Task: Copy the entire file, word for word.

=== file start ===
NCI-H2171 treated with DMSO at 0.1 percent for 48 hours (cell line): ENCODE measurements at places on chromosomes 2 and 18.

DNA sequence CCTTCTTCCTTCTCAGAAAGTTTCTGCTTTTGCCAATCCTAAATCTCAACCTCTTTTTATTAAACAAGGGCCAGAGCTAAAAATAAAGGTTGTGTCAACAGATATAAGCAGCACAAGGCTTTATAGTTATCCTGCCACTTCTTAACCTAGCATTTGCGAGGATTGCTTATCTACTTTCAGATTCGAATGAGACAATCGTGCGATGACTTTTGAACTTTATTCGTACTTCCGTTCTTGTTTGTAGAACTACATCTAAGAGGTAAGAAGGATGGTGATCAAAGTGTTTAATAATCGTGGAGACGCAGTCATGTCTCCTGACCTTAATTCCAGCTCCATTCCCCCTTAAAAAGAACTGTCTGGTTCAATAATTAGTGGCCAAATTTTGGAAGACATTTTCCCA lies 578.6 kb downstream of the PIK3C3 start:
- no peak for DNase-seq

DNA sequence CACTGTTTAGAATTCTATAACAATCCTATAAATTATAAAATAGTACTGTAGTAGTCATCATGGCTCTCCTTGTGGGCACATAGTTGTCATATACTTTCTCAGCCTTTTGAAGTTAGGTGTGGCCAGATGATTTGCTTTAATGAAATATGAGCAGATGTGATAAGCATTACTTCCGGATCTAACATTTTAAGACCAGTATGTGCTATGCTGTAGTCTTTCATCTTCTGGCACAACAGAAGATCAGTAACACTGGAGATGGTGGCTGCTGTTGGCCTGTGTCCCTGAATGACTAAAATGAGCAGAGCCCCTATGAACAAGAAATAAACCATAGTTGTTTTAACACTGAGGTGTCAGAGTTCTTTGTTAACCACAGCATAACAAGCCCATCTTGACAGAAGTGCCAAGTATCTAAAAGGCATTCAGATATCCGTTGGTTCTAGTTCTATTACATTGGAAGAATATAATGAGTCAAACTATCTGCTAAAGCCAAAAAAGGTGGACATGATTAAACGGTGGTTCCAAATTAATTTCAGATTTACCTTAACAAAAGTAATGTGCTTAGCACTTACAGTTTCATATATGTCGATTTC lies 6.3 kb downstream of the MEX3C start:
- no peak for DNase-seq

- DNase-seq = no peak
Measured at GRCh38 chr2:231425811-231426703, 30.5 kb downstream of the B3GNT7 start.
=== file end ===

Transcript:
NCI-H2171 treated with DMSO at 0.1 percent for 48 hours (cell line): ENCODE measurements at places on chromosomes 2 and 18.

DNA sequence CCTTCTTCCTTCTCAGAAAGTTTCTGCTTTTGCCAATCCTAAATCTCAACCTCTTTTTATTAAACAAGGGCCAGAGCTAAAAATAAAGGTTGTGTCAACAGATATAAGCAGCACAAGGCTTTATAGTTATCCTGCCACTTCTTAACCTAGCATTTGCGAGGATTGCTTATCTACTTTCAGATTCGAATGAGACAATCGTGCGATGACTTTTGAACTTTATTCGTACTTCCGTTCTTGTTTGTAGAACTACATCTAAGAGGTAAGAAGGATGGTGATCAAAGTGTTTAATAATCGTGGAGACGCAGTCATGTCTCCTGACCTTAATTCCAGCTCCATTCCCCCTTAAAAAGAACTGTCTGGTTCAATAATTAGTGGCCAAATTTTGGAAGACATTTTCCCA lies 578.6 kb downstream of the PIK3C3 start:
- no peak for DNase-seq

DNA sequence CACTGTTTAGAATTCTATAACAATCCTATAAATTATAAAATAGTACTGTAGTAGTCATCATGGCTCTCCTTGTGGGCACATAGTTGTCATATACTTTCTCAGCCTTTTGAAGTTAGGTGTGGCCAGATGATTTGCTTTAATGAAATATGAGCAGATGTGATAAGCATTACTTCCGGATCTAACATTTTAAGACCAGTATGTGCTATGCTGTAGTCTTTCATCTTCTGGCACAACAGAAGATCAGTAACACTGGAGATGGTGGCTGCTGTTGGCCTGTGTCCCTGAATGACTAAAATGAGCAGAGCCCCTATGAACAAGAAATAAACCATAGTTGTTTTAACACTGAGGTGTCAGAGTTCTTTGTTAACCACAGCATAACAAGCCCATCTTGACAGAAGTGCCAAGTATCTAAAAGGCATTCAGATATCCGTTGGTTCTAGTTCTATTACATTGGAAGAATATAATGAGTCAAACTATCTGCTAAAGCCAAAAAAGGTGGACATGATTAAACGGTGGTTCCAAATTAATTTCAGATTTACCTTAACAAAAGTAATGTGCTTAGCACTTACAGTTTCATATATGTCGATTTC lies 6.3 kb downstream of the MEX3C start:
- no peak for DNase-seq

- DNase-seq = no peak
Measured at GRCh38 chr2:231425811-231426703, 30.5 kb downstream of the B3GNT7 start.